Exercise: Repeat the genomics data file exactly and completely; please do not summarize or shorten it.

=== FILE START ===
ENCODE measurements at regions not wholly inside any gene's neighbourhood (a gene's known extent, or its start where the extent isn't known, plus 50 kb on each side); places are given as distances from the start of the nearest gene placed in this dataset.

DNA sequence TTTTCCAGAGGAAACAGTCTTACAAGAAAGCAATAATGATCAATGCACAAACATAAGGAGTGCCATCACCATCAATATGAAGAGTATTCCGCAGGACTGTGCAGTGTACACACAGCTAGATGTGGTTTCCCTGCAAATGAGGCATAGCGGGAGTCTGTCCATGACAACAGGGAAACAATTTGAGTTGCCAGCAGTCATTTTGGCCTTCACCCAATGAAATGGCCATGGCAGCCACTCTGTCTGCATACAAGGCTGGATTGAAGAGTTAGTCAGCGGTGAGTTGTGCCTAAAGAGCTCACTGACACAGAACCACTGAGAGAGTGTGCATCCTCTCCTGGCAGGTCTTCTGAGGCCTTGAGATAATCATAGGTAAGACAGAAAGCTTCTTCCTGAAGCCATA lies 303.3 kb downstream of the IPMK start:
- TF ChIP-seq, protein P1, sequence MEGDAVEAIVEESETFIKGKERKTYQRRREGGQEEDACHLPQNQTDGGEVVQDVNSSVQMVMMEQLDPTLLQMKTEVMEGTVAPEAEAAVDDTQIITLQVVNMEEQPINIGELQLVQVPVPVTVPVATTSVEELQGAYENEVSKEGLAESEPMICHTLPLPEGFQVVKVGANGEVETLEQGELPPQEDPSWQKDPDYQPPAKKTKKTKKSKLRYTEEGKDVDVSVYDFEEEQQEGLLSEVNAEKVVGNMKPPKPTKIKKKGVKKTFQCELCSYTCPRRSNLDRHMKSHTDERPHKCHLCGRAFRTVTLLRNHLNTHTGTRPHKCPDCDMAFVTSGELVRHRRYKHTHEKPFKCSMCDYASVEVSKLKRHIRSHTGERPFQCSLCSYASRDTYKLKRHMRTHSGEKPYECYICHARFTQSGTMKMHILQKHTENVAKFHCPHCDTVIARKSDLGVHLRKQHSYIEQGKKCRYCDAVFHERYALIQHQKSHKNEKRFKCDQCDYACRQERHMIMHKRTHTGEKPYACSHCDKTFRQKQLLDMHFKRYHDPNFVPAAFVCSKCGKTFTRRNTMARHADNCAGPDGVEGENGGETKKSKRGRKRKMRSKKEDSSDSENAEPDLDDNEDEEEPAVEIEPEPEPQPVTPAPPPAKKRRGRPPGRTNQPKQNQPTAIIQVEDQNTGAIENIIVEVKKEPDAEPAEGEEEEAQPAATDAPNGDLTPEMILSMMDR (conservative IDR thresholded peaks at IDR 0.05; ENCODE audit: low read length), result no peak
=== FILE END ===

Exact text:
ENCODE measurements at regions not wholly inside any gene's neighbourhood (a gene's known extent, or its start where the extent isn't known, plus 50 kb on each side); places are given as distances from the start of the nearest gene placed in this dataset.

DNA sequence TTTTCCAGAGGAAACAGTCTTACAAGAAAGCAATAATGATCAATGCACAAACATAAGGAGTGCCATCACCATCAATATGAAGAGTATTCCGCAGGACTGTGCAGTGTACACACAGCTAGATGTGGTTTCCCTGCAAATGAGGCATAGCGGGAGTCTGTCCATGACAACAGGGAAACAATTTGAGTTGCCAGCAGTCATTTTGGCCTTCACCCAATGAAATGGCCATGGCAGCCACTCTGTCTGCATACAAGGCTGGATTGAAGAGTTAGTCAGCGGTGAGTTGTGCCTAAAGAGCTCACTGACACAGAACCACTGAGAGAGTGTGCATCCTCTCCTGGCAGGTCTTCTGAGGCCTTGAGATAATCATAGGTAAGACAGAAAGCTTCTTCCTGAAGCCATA lies 303.3 kb downstream of the IPMK start:
- TF ChIP-seq, protein P1, sequence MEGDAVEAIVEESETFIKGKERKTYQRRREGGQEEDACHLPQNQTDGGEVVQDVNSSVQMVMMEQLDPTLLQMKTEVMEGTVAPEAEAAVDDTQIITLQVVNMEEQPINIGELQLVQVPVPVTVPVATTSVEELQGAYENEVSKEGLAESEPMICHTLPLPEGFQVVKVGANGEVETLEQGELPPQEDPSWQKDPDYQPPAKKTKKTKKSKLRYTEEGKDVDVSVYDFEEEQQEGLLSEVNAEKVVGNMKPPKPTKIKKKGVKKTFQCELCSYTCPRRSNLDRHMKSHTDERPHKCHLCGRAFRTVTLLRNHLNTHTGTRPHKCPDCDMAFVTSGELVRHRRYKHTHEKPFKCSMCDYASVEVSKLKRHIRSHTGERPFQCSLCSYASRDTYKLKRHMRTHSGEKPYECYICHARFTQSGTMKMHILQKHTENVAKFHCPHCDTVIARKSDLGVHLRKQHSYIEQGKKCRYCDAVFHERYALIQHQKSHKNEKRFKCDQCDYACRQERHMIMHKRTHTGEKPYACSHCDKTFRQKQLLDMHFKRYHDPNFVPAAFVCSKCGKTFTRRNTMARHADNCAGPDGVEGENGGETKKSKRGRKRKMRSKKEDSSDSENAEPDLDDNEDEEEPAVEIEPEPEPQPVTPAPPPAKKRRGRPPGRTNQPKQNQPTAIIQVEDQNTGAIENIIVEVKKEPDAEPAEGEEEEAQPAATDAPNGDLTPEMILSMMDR (conservative IDR thresholded peaks at IDR 0.05; ENCODE audit: low read length), result no peak